Creating “free” web services will require more than just making web services using AGPL licensed software. We’ll need trusted providers, protections around how data can be used and all the social aspects that the current web services have. We now have several free and open web services. Come hear what people are doing to define and create “free” web services. We need you!
Stephen O’Grady, RedMonk
Dear Providers: Open Source Everything You Can
Allan Foster, ForgeRock US
John Pugh, Canonical
Aaron Williamson, Software Freedom Law Center
Nobody Cares About Your Stupid App
Evan Prodromou, StatusNet Inc.
Metcalfe’s Law and Freedom in the Cloud
Mark Hinkle, Zenoss
Three Considerations for Preventing Cloud Lock-In
Stephen is a Principal Analyst and co-founder of RedMonk, and addresses the full spectrum of infrastructure software from development to deployment, including operating systems, application languages and platforms, and database technologies, with a special focus on open source.
Before setting up RedMonk, Stephen assisted in building out the Enterprise Content Management and Enterprise Portal knowledge set at Illuminata by drawing on his real world expertise in implementing such products for leading systems integrators. Prior to joining Illuminata, Stephen served in various senior capacities with large systems integration firms like Keane and boutique consultancies like Blue Hammock.
Regularly cited in publications such as the New York Times, BusinessWeek, the Boston Globe, and the Wall Street Journal, and a popular speaker and moderator on the conference circuit, Stephen’s advice and opinion is well respected throughout the industry.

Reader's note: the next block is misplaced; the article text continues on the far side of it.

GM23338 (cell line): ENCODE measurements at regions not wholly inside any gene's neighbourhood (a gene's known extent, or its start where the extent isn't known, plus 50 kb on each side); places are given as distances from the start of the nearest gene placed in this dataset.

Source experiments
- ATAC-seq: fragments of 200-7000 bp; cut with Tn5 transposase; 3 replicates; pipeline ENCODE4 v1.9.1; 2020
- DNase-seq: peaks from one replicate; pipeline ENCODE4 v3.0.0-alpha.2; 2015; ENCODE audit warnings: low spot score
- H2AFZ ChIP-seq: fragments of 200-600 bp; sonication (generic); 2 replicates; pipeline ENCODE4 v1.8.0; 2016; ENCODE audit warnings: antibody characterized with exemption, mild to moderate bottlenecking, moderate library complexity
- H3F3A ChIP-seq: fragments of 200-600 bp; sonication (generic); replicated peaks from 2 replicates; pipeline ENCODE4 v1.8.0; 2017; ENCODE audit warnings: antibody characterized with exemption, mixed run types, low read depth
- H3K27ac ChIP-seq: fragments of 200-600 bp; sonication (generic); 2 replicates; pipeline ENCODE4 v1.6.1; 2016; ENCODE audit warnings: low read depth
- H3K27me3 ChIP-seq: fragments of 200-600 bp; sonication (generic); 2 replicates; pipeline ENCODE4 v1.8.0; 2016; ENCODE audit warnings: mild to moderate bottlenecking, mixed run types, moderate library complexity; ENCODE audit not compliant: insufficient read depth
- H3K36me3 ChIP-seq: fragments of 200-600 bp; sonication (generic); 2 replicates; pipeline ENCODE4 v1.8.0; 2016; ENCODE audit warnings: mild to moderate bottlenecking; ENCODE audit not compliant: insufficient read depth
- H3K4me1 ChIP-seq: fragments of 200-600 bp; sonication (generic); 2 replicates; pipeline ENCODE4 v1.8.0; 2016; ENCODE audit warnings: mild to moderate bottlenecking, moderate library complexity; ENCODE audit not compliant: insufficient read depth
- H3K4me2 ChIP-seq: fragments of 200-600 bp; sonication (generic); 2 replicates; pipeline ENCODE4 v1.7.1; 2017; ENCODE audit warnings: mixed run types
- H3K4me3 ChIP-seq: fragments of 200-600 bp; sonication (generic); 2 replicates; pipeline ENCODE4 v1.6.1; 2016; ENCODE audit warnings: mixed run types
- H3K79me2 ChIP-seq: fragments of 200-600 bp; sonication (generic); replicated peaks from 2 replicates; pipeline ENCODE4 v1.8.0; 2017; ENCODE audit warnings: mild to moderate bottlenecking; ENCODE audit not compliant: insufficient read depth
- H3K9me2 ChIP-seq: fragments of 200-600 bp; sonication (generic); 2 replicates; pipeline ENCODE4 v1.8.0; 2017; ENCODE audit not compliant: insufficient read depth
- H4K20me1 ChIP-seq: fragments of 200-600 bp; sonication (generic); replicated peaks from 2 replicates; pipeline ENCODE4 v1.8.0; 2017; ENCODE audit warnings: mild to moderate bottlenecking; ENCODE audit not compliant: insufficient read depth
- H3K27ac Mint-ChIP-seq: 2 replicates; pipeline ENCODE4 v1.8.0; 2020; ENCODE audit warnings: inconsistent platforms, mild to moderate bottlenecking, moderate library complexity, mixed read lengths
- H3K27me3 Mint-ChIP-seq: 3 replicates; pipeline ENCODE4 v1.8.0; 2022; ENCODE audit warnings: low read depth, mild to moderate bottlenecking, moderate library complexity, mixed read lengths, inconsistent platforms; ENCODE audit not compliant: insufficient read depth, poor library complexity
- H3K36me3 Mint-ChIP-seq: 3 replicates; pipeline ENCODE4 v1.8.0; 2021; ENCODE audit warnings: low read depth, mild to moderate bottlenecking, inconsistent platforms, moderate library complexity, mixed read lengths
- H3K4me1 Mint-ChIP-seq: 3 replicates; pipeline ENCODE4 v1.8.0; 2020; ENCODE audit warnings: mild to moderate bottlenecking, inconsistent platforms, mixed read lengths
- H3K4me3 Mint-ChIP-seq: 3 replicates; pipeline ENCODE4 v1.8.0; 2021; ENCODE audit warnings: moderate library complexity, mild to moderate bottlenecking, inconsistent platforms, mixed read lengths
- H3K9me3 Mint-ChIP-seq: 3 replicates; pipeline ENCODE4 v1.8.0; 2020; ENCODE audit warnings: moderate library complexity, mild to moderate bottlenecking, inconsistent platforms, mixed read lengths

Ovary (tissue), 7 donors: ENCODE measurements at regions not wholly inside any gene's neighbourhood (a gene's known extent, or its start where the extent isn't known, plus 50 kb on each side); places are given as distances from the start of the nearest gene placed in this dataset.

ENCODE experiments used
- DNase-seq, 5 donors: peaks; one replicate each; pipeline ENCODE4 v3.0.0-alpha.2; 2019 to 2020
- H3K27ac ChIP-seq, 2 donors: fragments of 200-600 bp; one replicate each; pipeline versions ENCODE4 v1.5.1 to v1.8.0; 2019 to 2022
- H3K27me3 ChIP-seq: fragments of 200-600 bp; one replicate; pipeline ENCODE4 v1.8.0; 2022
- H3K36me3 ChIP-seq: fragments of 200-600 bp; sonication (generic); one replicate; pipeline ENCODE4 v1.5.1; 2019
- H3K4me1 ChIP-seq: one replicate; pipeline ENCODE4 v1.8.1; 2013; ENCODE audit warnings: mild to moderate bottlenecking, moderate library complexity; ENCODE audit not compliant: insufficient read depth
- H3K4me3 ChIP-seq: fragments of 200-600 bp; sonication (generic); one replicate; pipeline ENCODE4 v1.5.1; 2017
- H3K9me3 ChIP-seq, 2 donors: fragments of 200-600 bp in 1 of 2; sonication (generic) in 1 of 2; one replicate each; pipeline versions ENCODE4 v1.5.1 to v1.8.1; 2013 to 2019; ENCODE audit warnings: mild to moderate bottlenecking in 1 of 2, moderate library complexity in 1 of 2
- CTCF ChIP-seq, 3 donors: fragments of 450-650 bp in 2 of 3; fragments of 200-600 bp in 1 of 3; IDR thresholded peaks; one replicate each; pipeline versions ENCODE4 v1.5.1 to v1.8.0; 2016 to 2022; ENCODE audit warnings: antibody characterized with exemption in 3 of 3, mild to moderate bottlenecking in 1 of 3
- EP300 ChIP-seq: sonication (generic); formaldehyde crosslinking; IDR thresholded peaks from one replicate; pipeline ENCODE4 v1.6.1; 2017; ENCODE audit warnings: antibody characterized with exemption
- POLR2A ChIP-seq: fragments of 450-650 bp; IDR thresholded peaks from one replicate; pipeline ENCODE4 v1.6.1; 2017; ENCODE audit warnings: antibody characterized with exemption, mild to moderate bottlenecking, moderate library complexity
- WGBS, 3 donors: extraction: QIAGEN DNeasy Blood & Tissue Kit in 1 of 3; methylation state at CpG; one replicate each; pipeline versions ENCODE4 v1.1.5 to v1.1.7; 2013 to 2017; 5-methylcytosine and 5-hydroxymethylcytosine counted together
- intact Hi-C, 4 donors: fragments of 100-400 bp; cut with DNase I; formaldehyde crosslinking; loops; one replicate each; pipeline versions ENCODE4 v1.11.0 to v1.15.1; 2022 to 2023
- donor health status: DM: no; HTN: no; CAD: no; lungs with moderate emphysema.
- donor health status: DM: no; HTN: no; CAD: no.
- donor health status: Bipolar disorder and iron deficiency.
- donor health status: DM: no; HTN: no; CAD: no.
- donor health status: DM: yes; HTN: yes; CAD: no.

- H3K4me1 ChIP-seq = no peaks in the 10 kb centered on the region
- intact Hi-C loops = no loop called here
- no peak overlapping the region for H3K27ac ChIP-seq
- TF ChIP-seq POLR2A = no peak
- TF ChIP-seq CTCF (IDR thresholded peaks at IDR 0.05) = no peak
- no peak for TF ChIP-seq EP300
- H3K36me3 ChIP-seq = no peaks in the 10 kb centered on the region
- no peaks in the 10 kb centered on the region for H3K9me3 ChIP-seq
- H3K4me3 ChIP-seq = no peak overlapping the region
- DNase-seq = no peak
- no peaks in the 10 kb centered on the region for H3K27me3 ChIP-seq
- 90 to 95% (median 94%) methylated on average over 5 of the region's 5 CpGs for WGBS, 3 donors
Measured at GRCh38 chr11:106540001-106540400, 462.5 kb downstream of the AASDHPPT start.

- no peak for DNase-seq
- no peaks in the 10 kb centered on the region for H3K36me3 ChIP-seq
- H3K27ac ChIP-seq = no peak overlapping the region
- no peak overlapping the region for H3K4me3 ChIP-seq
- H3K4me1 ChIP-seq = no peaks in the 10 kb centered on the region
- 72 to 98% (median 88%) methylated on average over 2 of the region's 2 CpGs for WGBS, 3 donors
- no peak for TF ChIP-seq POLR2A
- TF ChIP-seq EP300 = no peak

Evan Prodromou is founder and CTO of Fuzzy.io, an AI-as-a-service startup based in Montreal. His previous startups include Wikitravel, StatusNet, where he led development of StatusNet and pump.io Open Source social software, and Breather. He is chair of the W3C working group on Social Web standards.
Aaron Williamson is an attorney at the New York firm Tor Ekeland, P.C., where he counsels technology startups and other companies on issues related to free and open source software, privacy and surveillance, regulatory compliance, and more. Previously, he served as in-house counsel at IEEE and as a staff attorney at the Software Freedom Law Center, where he advised community free and open source software projects.
Previous Editor in Chief of LinuxWorld and Enterprise Open Source Magazines. Syndicated blogger and freelancer for LinuxWorld.com, Linux Today, and Enterprise Open Source Magazine. Co-founder of the Linux Desktop Consortium and Open Management Consortium.
As a Software Partner Manager for Canonical, Ltd, John is responsible for managing and recruiting software partners to support the Ubuntu Server ecosystem. John is also one of the principals in the Ubuntu Enterprise Cloud team and well versed in all aspects of technology.
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